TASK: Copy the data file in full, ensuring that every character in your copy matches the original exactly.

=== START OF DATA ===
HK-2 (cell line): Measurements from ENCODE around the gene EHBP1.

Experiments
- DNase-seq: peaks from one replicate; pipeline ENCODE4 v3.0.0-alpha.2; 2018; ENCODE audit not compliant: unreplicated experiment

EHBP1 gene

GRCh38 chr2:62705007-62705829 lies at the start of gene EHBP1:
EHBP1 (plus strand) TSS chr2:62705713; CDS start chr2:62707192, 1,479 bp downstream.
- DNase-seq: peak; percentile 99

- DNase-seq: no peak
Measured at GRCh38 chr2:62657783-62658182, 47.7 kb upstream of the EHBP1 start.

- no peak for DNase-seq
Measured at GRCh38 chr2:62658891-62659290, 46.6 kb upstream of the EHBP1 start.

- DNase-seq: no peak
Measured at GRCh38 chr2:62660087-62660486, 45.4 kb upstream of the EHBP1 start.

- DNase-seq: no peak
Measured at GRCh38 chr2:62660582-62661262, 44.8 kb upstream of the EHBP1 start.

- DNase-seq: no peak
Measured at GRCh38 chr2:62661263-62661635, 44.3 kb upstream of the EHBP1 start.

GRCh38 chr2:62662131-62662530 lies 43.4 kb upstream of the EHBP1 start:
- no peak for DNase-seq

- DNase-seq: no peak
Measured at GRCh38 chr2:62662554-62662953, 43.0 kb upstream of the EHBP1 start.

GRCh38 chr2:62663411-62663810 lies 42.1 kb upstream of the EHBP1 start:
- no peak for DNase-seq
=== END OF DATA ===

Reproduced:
HK-2 (cell line): Measurements from ENCODE around the gene EHBP1.

Experiments
- DNase-seq: peaks from one replicate; pipeline ENCODE4 v3.0.0-alpha.2; 2018; ENCODE audit not compliant: unreplicated experiment

EHBP1 gene

GRCh38 chr2:62705007-62705829 lies at the start of gene EHBP1:
EHBP1 (plus strand) TSS chr2:62705713; CDS start chr2:62707192, 1,479 bp downstream.
- DNase-seq: peak; percentile 99

- DNase-seq: no peak
Measured at GRCh38 chr2:62657783-62658182, 47.7 kb upstream of the EHBP1 start.

- no peak for DNase-seq
Measured at GRCh38 chr2:62658891-62659290, 46.6 kb upstream of the EHBP1 start.

- DNase-seq: no peak
Measured at GRCh38 chr2:62660087-62660486, 45.4 kb upstream of the EHBP1 start.

- DNase-seq: no peak
Measured at GRCh38 chr2:62660582-62661262, 44.8 kb upstream of the EHBP1 start.

- DNase-seq: no peak
Measured at GRCh38 chr2:62661263-62661635, 44.3 kb upstream of the EHBP1 start.

GRCh38 chr2:62662131-62662530 lies 43.4 kb upstream of the EHBP1 start:
- no peak for DNase-seq

- DNase-seq: no peak
Measured at GRCh38 chr2:62662554-62662953, 43.0 kb upstream of the EHBP1 start.

GRCh38 chr2:62663411-62663810 lies 42.1 kb upstream of the EHBP1 start:
- no peak for DNase-seq